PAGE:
If you have ever seen a bare patch on the bellies of birds then you may have wondered what this is for? Many think it is because of fighting or bad health, but in fact, it is all to do with the next generation of birds.
A brood patch is a bare patch of skin that can be found in the breeding season on the bellies of birds. The brood patch is used to warm up the eggs by covering them. This ensures that the eggs develop at the required temperature.
If you want to know more about this bald patch of feathers please read on.
How does the brood patch form?
The brood patch develops seasonally and can be found on the female, male, or both. This depends on which sex is responsible for the incubation. If it is the female, they will develop, the brood patch, and if it is the male they will develop the bald patch.
Hormones trigger different changes in the birds at the beginning of the bird season. These physiological changes can affect displays, behaviour, or calls to attract mates, growth of testes in the males for sperm productions, ovarian activity in females, and plumage alteration in both sexes.
As the plumage changes, feathers on patches of the belly may moult as the skin becomes vascularised with the increased blood supply. Some species will pluck their feathers to line their nests.
Why do birds have brood patches?
The brood patch is supplied with blood capillaries close to the surface. Because birds have a high body temperature of 38 to 40 degrees, the blood is perfect for the egg to keep warm and the embryo to develop.
Feathers are excellent at keeping in the heat and so the feathers need to be removed in order for them to be able to supply a constant body temperature to the egg. If the feathers were sitting between the bird and the egg, the embryo would not develop quickly enough.
The parents could not devote the length of time needed to grow an embryo at lower temperatures due to foraging and finding food. This could also lead to an increased risk of predation of the eggs.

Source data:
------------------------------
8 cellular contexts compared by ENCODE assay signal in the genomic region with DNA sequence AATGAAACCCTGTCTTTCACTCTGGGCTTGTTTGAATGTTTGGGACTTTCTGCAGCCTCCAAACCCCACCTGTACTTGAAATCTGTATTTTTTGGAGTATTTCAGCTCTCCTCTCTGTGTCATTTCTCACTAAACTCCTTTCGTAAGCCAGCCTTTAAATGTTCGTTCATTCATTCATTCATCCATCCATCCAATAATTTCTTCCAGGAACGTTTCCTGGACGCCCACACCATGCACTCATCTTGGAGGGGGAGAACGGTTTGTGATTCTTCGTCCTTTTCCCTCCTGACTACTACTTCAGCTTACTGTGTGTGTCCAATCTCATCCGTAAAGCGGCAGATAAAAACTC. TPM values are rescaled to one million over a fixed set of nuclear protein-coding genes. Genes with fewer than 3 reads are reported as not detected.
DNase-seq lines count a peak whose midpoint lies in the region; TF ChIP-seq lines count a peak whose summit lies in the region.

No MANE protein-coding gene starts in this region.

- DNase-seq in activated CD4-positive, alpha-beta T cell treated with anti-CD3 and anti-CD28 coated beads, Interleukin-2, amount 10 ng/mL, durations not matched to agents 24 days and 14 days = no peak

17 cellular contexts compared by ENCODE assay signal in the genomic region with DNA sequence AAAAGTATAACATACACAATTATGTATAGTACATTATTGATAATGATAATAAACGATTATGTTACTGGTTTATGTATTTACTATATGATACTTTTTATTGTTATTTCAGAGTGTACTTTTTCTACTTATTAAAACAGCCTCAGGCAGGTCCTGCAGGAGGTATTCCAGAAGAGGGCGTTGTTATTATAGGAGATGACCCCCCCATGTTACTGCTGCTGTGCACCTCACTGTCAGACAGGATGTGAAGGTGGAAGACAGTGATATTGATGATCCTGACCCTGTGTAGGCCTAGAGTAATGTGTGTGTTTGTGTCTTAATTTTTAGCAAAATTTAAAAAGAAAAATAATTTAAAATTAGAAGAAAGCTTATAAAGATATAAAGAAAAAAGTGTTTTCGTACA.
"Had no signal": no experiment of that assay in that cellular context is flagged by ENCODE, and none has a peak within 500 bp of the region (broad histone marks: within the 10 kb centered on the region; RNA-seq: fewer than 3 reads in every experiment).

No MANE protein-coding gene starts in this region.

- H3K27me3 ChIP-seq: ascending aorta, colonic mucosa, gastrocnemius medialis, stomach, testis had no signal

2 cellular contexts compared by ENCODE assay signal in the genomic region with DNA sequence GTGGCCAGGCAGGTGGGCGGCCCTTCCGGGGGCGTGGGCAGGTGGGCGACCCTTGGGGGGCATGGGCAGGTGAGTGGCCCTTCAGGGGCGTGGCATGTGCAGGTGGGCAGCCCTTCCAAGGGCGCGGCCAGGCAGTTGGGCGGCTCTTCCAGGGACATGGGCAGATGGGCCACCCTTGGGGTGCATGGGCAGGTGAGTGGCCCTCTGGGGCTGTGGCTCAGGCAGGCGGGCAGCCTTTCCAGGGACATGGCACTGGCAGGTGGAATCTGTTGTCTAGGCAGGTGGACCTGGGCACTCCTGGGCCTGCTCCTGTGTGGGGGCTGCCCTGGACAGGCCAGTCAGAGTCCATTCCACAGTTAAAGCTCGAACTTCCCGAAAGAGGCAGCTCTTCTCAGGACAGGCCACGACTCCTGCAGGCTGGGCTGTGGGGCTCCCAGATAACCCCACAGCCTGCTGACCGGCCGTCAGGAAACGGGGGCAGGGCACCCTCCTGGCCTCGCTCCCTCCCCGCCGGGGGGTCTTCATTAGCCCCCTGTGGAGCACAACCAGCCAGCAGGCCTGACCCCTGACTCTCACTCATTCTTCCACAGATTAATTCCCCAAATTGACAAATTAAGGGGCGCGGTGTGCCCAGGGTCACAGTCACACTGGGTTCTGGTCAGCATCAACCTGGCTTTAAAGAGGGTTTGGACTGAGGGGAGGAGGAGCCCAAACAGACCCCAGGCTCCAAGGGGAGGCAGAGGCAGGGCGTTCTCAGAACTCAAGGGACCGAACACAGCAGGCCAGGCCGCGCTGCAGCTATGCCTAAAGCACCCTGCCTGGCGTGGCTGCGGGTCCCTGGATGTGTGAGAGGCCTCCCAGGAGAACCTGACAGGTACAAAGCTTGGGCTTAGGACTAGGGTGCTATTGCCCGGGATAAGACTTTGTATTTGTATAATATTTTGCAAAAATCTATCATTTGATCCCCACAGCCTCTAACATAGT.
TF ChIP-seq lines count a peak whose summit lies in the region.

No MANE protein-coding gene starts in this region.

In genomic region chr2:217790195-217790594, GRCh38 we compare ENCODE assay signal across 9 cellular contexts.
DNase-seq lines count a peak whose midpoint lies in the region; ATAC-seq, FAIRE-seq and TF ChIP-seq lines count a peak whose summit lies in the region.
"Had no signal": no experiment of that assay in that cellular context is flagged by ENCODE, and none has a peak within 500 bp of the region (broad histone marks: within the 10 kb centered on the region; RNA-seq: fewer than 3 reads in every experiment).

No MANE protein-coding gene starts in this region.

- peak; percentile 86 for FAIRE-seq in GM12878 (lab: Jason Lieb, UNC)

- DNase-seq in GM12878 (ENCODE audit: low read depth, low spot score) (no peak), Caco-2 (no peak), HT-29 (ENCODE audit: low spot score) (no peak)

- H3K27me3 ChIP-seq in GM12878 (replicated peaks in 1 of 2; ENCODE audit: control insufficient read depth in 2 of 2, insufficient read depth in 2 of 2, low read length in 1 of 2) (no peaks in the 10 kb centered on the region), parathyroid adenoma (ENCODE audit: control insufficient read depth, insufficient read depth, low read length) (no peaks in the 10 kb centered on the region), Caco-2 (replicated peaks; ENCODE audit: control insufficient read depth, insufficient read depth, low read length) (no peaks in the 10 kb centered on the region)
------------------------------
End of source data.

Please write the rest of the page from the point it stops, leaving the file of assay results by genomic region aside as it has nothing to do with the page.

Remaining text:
Many species will have more than one brood patch but this generally depends on how many clutches of eggs they lay. As the incubation phase slows the feathers start to regrow.
Birds have developed to incubate and develop as quickly as possible, so a small patch of feathers come out until the hormones settle down again. The feathers will then start to grow again. The brood patch doesn’t last long because feathers are used for insulation and waterproofing.
Do all birds have a brood patch?
Because feathers are used for insulation and waterproofing some birds do not develop a brood patch, instead developing other ways to incubate their eggs.
Waterbirds such as cormorants, gannets, and darters need to keep themselves waterproof, warm and streamlined for when they dive into cold water. Instead of a brood patch, they keep their eggs warm in a different way.
All have fleshy, webbed feet which are filled with large blood supplies. They keep their eggs warm under their feet instead of their bellies so don’t need to lose feathers for a brood patch.
Others may push their eggs into the sunlight for periods of time to expose them to heat, although this can sometimes lead to the embryo not surviving.